Feature

Media: All About ... Newspapers' online investment

Jane Bainbridge discovers how print media are building a web presence.

Rupert Murdoch has made no secret of his intention to extend his media empire into cyberspace. His U-turn on dotcom investments has come with a dedicated pot of $1 billion to buy his way into the internet and has already seen him pick up the video gaming company IGN Entertainment and Intermix Media with its myspace.com site.

But last week's announcement that News International, in a joint purchase with realestate.au, had bought Asserta Holdings and its UK property portal propertyfinder.com for £14.3 million, threw the spotlight back on NI's online strategy. This deal means Murdoch has control of a site used by estate agents throughout the UK to advertise more than 200,000 properties either for sale or rent. NI says it will use its newspapers and websites to build awareness of the brand and create "new distribution channels for the listings".

Of course, Murdoch has online versions of his newspapers in keeping with other publishers but the real bugbear for Murdoch and his competitors is the difficulty in generating paid-for content. The culture of free editorial content is a difficult one to break for all involved with only the niche markets or archives succeeding in charging.

And not everyone can see the sense in Murdoch's strategy, with the WPP chief executive, Sir Martin Sorrell, recently suggesting Murdoch was panicking and spending "willy nilly" to catch up with the rapid growth of the web.

However, Murdoch is not alone in looking to buy his way into the more profitable online businesses. Trinity Mirror and the Daily Mail & General Trust have also been snapping up online businesses and expertise.

1. News International has created strong online properties of its newspapers. Thesun.co.uk has become one of the biggest newspaper-based sites in the country and has expanded its content with page3.com offering photos of its topless models. However, there were rumours last year that The Sun was losing readers to its online version and that it had cut back on editorial content as a result. Barry Cree, the director at Aegis' agency Diffiniti, says: "The Sun online has gone from an afterthought to high up on our list of who we'd want to partner with. It's virtually impossible to charge for content but The Sun charges for its Fantasy Football and has been really successful despite others offering it for free."

2. Guardian Newspapers is widely regarded as one of the best examples in the business of a newspaper expanding its offering online. While the publisher says its aim is very much to provide free access, it has developed some paid-for subscriber offerings such as crosswords, e-mail services, ad-free versions of the site and digital editions of the newspaper.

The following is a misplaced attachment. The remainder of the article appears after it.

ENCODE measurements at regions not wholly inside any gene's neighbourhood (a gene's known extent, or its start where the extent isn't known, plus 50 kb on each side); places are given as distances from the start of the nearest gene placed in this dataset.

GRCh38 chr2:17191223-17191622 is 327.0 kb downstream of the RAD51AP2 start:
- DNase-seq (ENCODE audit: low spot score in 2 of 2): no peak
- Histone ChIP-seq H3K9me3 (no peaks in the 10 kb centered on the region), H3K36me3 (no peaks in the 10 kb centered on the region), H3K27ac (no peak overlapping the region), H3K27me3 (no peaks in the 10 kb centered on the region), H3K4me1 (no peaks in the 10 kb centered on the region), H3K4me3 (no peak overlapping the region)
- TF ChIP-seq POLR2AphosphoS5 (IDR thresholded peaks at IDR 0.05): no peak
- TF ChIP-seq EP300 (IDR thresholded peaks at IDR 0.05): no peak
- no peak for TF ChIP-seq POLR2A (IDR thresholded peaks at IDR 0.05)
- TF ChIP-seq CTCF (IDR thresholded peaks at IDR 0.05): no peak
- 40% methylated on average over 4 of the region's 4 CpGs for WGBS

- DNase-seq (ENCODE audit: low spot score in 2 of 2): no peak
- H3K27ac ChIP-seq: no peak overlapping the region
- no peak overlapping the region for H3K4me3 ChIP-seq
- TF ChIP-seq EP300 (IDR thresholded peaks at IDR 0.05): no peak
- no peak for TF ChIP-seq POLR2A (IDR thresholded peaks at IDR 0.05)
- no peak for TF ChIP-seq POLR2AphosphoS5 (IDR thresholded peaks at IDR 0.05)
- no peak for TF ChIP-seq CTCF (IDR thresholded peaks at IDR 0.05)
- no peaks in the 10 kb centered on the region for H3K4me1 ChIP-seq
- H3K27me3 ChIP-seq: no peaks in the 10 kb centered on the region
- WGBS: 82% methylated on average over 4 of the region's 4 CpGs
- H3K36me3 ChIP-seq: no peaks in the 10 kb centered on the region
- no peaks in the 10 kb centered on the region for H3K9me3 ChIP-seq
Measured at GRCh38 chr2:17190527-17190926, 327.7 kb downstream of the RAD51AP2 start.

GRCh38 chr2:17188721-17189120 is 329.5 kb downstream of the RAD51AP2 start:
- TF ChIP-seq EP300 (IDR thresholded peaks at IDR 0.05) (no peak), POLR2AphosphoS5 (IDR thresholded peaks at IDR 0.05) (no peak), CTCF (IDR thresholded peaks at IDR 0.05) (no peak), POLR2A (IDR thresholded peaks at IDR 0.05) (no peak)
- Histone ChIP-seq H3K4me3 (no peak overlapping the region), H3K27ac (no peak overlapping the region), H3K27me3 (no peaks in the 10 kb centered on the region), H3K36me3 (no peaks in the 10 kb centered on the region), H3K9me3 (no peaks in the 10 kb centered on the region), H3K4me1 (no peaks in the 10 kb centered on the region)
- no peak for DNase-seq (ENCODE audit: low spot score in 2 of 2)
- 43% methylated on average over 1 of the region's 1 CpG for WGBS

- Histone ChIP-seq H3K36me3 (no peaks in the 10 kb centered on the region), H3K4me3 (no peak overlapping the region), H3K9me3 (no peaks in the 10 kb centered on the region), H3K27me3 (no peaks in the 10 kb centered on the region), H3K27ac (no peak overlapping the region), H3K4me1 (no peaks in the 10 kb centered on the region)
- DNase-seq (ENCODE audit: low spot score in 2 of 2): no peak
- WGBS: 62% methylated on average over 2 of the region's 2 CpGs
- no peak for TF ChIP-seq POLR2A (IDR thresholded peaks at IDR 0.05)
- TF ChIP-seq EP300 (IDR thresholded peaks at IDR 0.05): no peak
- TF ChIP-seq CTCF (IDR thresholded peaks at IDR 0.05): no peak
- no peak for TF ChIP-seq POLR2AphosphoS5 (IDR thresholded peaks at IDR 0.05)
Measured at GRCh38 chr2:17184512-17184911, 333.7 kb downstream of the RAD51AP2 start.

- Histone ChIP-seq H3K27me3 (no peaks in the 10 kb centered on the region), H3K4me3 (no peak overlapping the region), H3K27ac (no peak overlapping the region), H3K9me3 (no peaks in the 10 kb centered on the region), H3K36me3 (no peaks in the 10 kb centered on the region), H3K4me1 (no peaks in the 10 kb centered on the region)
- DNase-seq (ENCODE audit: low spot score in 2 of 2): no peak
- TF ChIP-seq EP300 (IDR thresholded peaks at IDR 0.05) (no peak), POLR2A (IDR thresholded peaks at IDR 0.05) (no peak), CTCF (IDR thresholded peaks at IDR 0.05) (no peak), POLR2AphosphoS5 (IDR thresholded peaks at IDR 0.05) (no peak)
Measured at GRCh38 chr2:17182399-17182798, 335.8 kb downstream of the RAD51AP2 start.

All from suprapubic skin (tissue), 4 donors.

Charlie Dobres, the deputy chairman at i-level, says: "The Guardian is a particularly good example of how a UK newspaper has used the web to build an international offering. The online version gets 11 million readers worldwide and most are non-UK residents."

3. The Financial Times has gone furthest down the route of paid-for editorial content. Although the majority of its site is free, readers pay for content more than 24 hours' old and to read the full version they must pay a £75 per year subscription. A "level two" subscription of £200 per year offers world press and archives as well as company financial information.

4. In November 1994, The Daily Telegraph became the first newspaper to move online in Europe with the launch of the electronic Telegraph. It has more than 2.4 million registered users and its Telegraph Crossword Society charges £30 per year to access a range of crosswords and puzzles.

5. Associated Newspapers has also been on a spending spree to broaden its web properties. In 2004, it bought Jobsite for £35 million and has added top-consultant.com and officerecruit.co.uk to its fold. While some think it has been slow with its online versions of its papers, it has expanded its broad regional newspaper offerings with its range of "thisis" sites.

6. Trinity Mirror's chief executive, Sly Bailey, has stated that her goal is to make the company into a multiplatform local publishing business. It has bought Financial Jobs Online, the classified ad company Hotgroup and smartnewhomes.com. It has also launched a network of free community classified sites called adzooks.co.uk.

WHAT IT MEANS FOR ...

NEWSPAPERS

- Faced with a loss in revenue as advertising - especially classified and recruitment - migrates to the net they absolutely have to do something.

Hence many are buying expertise and established businesses in these areas.

- Very few cross-platform advertising deals are being done so new revenue can be generated through online versions. But Diffiniti's Cree says: "It's mostly new money coming in but not as fast as the old money is going out."

- At the moment the business side of newspapers is more easily transferred on line with readers as happy to get information on their computer screen at work. But the leisure side of papers is less easy to replicate on line although a roll up screen is apparently not far away.

ADVERTISERS

- The usual difficulties with the proliferation of media apply: the weakening of the traditional press means it is harder to reach mass markets with print ads and there is little online to meet that need.

- Cree says: "The benefit is if you get it right you can do more. Creative can be a moving image with sound and interaction, you can get an e-mail address and build lifetime customers from one ad."

- While I-level's Dobres says advertisers don't like the uncertainty of this rapidly changing landscape there are opportunities such as reaching international audiences through known UK brands such as The Guardian's site.